NIAID scientists consider 200 years of infectious diseases

Unpredictable, ever-changing and with potentially far-reaching effects on the fates of nations, infectious diseases are compelling actors in the drama of human history, note scientists from the National Institute of Allergy and Infectious Diseases (NIAID), part of the National Institutes of Health. In an essay marking 200 years of publication of the New England Journal of Medicine, NIAID Director Anthony S. Fauci, M.D., and coauthor David M. Morens, M.D., trace key advances in understanding and combatting infectious diseases and outline ways in which the contest between microbes and man might play out in decades to come.

The authors look back to the 1799 death, likely from bacterial epiglottitis, of President George Washington and note that "no one alive then could have imagined the astonishing breakthroughs that lay ahead." Among these was the idea that identifiable microbes lead to specific illnesses, an insight that opened the way to more accurate diagnoses, a host of and and a tool—vaccination—to prevent many infections altogether. Combined, these interventions have saved hundreds of millions of lives and lessened the burden of human suffering, the authors note.


Laudable successes—such as the elimination of smallpox—are, however, balanced against the inevitable emergence of newer pathogens, such as HIV, that can sweep the globe and devastate societies, observe the authors. This tug-of-war between constantly evolving microbes and the human ingenuity required to address newly emerging illnesses makes for the perpetual challenge of . Efforts to address this challenge, they write, "are driven by the necessity of expecting the unexpected and being prepared to respond when the unexpected occurs."

More information: AS Fauci and DM Morens. The perpetual challenge of infectious diseases. New England Journal of Medicine DOI:10.1056/NEJMra1108296 (2012).

add to favorites email to friend print save as pdf

Related Stories

Dynasty: Influenza virus in 1918 and today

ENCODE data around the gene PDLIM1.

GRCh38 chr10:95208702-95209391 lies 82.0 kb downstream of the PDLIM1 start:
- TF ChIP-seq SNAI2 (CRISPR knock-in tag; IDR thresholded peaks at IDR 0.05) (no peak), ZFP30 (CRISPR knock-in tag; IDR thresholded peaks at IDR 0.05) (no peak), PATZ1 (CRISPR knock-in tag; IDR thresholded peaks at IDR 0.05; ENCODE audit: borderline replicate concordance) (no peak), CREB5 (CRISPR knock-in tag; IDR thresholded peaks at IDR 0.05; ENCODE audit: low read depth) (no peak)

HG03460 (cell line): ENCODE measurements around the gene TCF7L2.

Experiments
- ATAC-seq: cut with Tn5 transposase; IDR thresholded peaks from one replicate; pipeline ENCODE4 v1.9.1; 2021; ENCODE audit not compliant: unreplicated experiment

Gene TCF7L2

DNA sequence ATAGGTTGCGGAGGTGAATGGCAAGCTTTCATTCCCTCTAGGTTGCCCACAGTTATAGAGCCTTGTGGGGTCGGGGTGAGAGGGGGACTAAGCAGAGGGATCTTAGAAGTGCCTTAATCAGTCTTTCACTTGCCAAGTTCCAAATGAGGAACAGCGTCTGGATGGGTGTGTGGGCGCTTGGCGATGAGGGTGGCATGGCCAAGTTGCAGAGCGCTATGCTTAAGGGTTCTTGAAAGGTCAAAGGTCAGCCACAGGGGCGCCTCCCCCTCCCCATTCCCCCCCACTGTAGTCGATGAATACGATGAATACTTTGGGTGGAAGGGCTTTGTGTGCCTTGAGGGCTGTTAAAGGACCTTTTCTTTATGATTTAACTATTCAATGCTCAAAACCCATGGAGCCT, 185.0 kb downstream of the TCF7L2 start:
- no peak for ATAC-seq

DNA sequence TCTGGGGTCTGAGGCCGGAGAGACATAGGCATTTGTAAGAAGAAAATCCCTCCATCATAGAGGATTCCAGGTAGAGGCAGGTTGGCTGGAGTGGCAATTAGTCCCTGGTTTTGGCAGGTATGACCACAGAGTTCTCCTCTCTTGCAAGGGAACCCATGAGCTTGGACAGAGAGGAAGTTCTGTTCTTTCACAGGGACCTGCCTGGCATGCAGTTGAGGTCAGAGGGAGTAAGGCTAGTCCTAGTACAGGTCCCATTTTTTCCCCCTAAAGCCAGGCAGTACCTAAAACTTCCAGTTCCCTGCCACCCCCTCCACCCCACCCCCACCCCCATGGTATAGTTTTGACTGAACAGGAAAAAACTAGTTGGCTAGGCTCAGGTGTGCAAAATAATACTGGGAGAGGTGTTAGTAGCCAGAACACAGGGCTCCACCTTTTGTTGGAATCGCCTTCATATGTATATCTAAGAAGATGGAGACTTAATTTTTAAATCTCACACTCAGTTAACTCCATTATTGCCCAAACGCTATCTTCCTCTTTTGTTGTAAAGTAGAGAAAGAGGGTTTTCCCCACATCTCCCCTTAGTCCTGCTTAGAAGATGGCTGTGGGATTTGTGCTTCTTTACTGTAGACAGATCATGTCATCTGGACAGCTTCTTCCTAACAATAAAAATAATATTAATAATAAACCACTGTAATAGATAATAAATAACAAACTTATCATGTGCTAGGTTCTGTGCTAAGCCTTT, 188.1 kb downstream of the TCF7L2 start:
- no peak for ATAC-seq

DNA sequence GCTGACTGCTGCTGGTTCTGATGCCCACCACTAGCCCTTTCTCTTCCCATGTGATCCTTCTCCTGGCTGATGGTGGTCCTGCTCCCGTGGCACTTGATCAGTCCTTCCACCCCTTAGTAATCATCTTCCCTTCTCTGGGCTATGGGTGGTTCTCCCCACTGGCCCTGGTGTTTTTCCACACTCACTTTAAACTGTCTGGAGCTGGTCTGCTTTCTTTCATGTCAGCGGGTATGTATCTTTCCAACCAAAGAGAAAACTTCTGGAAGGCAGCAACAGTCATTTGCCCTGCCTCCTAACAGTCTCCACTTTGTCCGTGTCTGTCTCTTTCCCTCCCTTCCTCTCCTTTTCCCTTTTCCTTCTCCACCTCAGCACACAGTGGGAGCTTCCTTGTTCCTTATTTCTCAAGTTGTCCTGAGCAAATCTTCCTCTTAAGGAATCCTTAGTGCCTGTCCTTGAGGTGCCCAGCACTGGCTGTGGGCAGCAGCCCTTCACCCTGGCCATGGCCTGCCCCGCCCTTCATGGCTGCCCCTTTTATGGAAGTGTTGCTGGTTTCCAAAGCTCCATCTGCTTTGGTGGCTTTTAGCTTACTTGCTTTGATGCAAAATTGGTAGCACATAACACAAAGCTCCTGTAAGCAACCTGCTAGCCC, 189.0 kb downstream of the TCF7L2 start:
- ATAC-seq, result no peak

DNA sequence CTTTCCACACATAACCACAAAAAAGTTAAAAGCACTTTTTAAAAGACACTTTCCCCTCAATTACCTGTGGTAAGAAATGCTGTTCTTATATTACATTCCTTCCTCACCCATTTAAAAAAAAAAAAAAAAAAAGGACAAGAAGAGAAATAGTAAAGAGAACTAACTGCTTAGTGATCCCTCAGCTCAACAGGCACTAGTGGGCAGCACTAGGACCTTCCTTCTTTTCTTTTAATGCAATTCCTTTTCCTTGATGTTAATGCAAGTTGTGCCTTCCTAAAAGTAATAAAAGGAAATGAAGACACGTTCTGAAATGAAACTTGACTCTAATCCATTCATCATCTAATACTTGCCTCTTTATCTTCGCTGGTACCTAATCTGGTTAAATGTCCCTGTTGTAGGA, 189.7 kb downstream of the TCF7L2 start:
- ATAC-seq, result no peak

Jun 29, 2009

The influenza virus that wreaked worldwide havoc in 1918-1919 founded a viral dynasty that persists to this day, according to scientists from the National Institute of Allergy and Infectious Diseases (NIAID), ...

Scientists reactivate immune cells exhausted by chronic HIV

Jun 03, 2011

Scientists at the National Institute of Allergy and Infectious Diseases (NIAID), part of the National Institutes of Health, have demonstrated why certain immune cells chronically exposed to HIV shut down, and how they can ...

Key goals for building on 30 years of HIV/AIDS research

May 31, 2011

In the 30 years since the first reported cases of a mysterious illness now known as AIDS, researchers have made extraordinary advances in understanding, treating and preventing the disease. Now the challenge, according to ...

Recommended for you

US orders farms to report pig virus infections

15 hours ago

The U.S. government is starting a new program to help monitor and possibly control the spread of a virus that has killed millions of pigs since showing up in the country last year.

Foreigner dies of MERS in Saudi

16 hours ago

A foreigner has died after she contracted MERS in the Saudi capital, the health ministry said on announced Friday, bringing the nationwide death toll to 73.

Vietnam battles fatal measles outbreak

19 hours ago

Vietnam is scrambling to contain a deadly outbreak of measles that has killed more than 100 people, mostly young children, and infected thousands more this year, the government said Friday.

New clues on tissue scarring in scleroderma

20 hours ago

A discovery by Northwestern Medicine scientists could lead to potential new treatments for breaking the cycle of tissue scarring in people with scleroderma.

User comments